A JOURNEY THROUGH
Medical education is changing. OK, yes, it's always changing. But I think we're approaching a major paradigm shift. As more programs adopt flipped classroom models and embrace the use of FOAM, where does that leave our current pre-clinical educators?
The traditional med ed model relies on professors to be the experts, imparting their knowledge to students through lectures and textbooks (often written by these same professors). I mean no disrespect to these educators, who are undoubtedly brilliant in their respective fields. Many have even mastered the art of the 50 minute lecture, providing engaging talks and visuals. But as medical practice is changing, so must education.
First of all, the sheer volume of information has increased drastically. It is impossible for today's students to fully comprehend and retain all of the material placed in front of them. More importantly, with easy access to apps and online references that are constantly updated, one could argue we shouldn't be teaching students to retain obscure bits of knowledge, but rather, how to seek out, synthesize, and apply the best information.
Secondly, continued medical advancements coupled with rapid sharing of information makes life-long learning essential. Students need to learn to actively seek out and participate in their own education. These skills are integral to a successful medical career. Standard lectures and textbooks may contain all of the relevant information (and more), but often don't engage students as well as some of the newer methods. Problem based learning (PBL), team based learning (TBL), and the flipped classroom are promising modalities for medical education, but need to be more widely implemented.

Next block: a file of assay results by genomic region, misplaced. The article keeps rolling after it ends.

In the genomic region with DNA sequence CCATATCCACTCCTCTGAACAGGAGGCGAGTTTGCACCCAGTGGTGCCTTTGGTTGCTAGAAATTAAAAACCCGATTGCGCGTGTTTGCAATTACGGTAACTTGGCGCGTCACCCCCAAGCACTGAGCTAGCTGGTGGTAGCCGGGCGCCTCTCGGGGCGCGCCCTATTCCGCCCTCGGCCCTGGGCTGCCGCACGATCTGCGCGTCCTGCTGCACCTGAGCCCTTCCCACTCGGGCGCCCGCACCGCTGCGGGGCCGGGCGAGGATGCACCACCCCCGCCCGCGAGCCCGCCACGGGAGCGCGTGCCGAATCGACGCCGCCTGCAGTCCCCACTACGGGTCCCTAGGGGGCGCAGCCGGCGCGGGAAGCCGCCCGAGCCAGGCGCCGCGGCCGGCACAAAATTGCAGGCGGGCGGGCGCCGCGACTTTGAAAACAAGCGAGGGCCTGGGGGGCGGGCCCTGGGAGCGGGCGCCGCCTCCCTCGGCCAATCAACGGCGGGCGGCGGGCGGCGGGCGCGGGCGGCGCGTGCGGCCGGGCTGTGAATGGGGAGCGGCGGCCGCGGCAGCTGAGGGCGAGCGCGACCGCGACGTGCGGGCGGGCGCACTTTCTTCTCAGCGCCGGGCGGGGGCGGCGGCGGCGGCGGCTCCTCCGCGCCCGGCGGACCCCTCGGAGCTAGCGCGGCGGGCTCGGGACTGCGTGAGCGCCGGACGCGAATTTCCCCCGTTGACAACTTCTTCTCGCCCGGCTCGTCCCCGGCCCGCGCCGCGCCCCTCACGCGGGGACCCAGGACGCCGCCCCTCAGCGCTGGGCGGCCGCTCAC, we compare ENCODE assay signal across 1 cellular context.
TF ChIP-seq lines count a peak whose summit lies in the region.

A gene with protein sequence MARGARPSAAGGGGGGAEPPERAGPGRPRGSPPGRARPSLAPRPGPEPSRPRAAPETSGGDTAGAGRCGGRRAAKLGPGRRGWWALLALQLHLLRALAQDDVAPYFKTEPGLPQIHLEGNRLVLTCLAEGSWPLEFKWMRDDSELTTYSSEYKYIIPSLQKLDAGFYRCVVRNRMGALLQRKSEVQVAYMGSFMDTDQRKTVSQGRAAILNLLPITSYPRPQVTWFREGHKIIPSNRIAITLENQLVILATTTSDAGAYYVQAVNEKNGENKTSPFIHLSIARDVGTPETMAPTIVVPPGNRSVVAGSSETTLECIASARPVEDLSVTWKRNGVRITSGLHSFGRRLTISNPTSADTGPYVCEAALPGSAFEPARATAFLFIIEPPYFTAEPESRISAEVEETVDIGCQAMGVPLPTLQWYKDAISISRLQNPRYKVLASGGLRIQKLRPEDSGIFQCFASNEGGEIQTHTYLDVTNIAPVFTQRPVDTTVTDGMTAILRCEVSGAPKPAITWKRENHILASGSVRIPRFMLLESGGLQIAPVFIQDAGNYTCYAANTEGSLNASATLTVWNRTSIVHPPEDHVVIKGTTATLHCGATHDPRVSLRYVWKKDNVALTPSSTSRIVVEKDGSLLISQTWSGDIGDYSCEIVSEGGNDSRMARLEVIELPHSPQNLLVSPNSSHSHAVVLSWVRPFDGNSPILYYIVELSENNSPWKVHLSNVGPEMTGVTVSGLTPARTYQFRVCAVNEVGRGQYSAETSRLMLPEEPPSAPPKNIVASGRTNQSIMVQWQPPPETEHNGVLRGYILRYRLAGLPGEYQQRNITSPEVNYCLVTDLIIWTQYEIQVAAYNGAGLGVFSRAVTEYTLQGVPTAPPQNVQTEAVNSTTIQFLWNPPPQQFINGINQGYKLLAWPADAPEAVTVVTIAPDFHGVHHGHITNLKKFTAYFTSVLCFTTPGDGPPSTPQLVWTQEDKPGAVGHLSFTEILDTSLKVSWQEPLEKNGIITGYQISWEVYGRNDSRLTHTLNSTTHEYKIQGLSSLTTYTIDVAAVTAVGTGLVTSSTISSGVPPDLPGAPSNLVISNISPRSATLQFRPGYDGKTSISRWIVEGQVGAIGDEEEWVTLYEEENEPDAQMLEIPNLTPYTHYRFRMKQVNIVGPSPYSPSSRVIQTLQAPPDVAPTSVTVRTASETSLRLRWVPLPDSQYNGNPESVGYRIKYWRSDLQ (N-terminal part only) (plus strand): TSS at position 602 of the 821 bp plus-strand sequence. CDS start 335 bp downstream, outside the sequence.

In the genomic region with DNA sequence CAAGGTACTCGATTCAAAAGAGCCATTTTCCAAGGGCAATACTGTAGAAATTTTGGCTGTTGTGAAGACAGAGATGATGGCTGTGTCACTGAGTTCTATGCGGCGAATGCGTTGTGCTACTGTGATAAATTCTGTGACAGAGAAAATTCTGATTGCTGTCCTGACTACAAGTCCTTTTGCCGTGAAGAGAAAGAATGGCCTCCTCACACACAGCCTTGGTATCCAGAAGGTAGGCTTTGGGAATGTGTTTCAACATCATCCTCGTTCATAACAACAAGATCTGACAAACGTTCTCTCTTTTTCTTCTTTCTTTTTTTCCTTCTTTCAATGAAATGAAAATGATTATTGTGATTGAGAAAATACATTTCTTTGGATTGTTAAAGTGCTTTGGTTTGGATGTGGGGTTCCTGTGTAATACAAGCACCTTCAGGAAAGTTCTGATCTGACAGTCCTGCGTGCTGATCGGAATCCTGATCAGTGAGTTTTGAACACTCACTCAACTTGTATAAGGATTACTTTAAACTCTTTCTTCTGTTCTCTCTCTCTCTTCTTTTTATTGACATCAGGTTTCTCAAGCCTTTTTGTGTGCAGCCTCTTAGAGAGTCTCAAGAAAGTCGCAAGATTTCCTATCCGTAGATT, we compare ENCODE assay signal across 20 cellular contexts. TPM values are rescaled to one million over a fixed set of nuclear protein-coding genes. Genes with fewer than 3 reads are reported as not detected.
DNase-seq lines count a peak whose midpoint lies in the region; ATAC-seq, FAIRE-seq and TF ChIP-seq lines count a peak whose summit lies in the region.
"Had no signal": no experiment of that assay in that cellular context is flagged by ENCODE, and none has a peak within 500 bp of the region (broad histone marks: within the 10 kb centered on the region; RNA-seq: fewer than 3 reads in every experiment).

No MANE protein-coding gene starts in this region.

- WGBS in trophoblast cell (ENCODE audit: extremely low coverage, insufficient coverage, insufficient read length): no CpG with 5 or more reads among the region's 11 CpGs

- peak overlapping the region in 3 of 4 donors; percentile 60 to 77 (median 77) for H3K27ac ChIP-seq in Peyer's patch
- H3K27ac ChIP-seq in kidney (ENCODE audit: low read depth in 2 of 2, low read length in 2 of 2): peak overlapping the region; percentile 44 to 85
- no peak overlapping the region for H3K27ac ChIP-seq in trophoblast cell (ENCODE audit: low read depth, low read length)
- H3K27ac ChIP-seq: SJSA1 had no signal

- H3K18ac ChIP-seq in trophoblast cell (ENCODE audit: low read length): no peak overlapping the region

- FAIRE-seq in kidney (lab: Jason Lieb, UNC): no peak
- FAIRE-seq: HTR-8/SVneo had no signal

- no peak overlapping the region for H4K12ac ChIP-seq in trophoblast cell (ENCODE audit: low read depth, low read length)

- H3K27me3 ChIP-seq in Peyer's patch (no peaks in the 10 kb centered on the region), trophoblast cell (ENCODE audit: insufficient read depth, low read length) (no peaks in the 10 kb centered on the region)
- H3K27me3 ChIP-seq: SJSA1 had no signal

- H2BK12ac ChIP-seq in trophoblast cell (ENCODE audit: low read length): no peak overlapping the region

And then there is FOAM. Free open access meducation. Clinicians (especially those less tech savvy) are slowly embracing it. Students can't get enough of it. They are on blogs, social media, apps and quiz sites - some that they even have to pay for. We, as educators, need to be able to direct learners to the best content. And here is where the biggest shift occurs. Professors need to step away from writing lectures and become curators of information. For example, a flipped classroom course might require students to watch videos or complete modules on their own, and then participate in a team based learning or hands on session during class time. The key is that the pre-class materials need not be created by the professor - why reinvent the wheel when there is so much good stuff out there?
Of course, this is all new and controversial, and actively evolving. It is challenging to ask educators who have learned and taught one way for their entire career, to adopt a completely new model, especially one that relies less on their scientific knowledge and more on their teaching abilities. It may take a great deal more effort to create a flipped classroom session than to write a lecture in your area of expertise. Finding and selecting appropriate FOAM resources can be time consuming, as well. And then there is the issue is pride and prestige. How do educators set themselves apart when they are using materials created by another professor, often at another institution? And what if their strength lies in their knowledge of their area of expertise rather than in employing innovative education?
There are no easy answers and this movement will encounter may challenges. Those of us who want to be catalysts for change will have to work on breaking down barriers for current educators and facilitating a dialogue with students. We need to ask ourselves, what is in the best interest of our students? Students who are learning and practicing in our evolving, interconnected, technological world.
By Sarah Medeiros
For an excellent graphic explanation of where med ed is going, please check out this presentation on Revolutionizing Education in Medicine, by the great Michelle Lin.
Harnessing the power of technology to teach the next generation of physicians and health professionals.